I am right handed and when I tie this knot it is a mirror image of the one you show.  When I tie it left handed, it is an exact match.  I have tried, but I cannot find a way to tie the Granny so that it will colapse to this configuration.

Yep, that's it!  When I use your Bowline method, I end up with a mirror-image of the knot in my pictures, just as you did.  I see what you mean about the collapsed Granny, and it doesn't quite collapse to the same configuration as in my pictures (as you pointed out).



Quote
Your photos are very detailed and I believe that this knot is the 'fast hitch' used to make simple loops intended to stay under tension.

Yes, it looks like it was a quick-tie knot which was intended to stay under tension.  The tree is a crepe myrtle which blew over a bit in some high winds several years ago, and the roots were partially exposed.  A yard crew drove a metal stake into the ground and tied the tree to the stake with the knot shown in my pictures.  In fact, the knot held just fine when Hurricane Rita came to Houston last year!



Quote
the unusual part that I see is that, in a Single Carrick Bend, standing parts and tails are normally acting together on both sides of the knot, and therefore should both be loaded (perhaps by seizing) whereas here only one SPart/WEnd are working in opposite directions around the loop of the other SPart, where that other SPart is part of the loop around the tree, while the last WEnd does nothing but hang in mid-air!  Is that what you saw also?

That's right.  If we snip the loop and then un-collapse the knot, it can be worked into a Carrick-like configuration as in Willeke's pictures (above).  But the way that it is used in my pictures, the last Working End just sticks out in mid-air.


Dave

DerekSmith

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Re: Ever seen this "knot"?
« Reply #7 on: May 13, 2006, 05:16:30 PM »
Dave,

The more I tie this knot, the more I like it.

I have not seen it listed anywhere or named, so I propose that until someone comes forward with an existing name, that we name the knot here on this forum for inclusion in the Wiki Index.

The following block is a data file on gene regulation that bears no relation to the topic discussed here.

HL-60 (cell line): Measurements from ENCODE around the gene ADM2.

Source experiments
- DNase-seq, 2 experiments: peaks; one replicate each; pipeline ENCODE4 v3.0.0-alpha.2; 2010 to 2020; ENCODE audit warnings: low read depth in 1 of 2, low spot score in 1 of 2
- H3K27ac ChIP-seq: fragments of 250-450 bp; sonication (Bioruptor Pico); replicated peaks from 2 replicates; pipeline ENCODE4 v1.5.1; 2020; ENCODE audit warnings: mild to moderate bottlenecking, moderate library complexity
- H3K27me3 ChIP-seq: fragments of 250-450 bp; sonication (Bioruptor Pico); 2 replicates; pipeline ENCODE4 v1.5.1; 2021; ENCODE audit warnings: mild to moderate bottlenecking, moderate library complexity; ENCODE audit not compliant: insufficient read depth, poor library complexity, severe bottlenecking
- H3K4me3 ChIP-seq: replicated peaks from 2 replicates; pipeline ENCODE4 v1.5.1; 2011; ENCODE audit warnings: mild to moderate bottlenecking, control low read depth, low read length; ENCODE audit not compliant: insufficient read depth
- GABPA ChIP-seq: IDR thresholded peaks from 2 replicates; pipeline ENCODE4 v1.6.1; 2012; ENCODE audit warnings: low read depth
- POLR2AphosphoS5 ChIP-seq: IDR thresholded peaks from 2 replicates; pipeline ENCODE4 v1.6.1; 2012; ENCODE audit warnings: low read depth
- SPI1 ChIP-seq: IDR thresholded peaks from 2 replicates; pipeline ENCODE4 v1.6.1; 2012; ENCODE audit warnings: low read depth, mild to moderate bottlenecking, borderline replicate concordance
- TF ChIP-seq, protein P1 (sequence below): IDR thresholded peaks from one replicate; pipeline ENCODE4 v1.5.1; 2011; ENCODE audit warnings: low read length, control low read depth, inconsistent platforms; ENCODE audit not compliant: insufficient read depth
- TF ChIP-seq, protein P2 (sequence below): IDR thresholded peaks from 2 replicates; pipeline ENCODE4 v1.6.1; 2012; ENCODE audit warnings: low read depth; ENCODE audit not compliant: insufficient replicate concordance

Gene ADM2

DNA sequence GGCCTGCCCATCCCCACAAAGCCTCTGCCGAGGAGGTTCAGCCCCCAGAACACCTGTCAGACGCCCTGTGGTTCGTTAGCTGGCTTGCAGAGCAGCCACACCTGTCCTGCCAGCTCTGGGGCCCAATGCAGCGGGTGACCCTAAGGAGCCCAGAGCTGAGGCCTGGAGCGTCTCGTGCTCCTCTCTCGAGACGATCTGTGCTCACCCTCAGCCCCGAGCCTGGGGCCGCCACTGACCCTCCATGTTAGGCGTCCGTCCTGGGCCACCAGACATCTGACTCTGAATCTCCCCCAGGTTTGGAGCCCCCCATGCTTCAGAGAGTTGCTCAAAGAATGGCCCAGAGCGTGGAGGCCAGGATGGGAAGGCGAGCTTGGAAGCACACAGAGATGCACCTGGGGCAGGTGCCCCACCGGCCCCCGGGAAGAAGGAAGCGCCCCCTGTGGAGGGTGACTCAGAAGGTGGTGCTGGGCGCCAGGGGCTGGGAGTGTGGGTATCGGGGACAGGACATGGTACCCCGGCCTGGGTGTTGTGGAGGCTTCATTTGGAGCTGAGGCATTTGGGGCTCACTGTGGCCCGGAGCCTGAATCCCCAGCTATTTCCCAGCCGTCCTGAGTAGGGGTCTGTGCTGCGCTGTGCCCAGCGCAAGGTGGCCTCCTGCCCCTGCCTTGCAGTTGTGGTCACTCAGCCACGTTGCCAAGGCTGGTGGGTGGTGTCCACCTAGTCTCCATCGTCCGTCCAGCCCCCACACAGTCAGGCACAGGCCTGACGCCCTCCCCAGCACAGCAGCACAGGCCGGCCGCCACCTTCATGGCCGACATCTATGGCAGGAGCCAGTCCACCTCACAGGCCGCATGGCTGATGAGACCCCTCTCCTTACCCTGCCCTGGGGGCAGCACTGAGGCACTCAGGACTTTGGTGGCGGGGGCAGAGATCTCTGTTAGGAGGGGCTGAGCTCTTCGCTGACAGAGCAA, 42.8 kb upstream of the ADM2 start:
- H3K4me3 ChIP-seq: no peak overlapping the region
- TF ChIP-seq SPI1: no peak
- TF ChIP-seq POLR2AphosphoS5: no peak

Here are some suggestions;

The Quick Lash
The Rita Lash
Dave Roots Quick Fix
The Tree Stay

Any other suggestions?

As you have 'found' this knot Dave, would you do the honours please and choose a name for use in the Index.

Jimbo

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Re: Ever seen this "knot"?
« Reply #8 on: May 14, 2006, 12:01:50 AM »
Quote
The more I tie this knot, the more I like it.

Good!  That means I'm not the only one!   ;D  Especially if I take the time to heave all the parts down nice & tight.

Quote
Any other suggestions?


How about:
  • The Crepe Bowline
  • The Frugal Splayed Loopknot
  • The Double Crossing Turns {Loopknot || Bend}
For the "leavers", the knots we have to leave behind (as on a bush or trellis or some such), this one is sweet!  To me, it looks like it only eats about 8 diameters per turn, plus the End.  If I must leave cordage behind, let it please be as little as possible, which means this knot, now.  IMO, of course...

(Of course, in my opinion, every statement ever uttered by anyone must be prefaced by "In My Opinion"...)

Thanks again! ;D
Thank you all, for everything.  As of 6/6/6, I have changed my password to a random string (which I forgot), thereby assuring that anyone posting as "Jimbo" in the future will NOT be me.  Good luck!!!

DaveRoot

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Re: Ever seen this "knot"?
« Reply #9 on: May 14, 2006, 04:45:30 AM »
I described the knot to my wife, and I said that "Double Interlocked Crossing Turns Knot" was descriptive but too much of a mouthful.  

Without missing a beat she said, "Double-Cross Knot."

Kinda has a ring to it, while still being somewhat descriptive!  8)

Good?  Not so good?  Keep looking?

Dave

squarerigger

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Re: Ever seen this "knot"?
« Reply #10 on: May 14, 2006, 05:16:53 AM »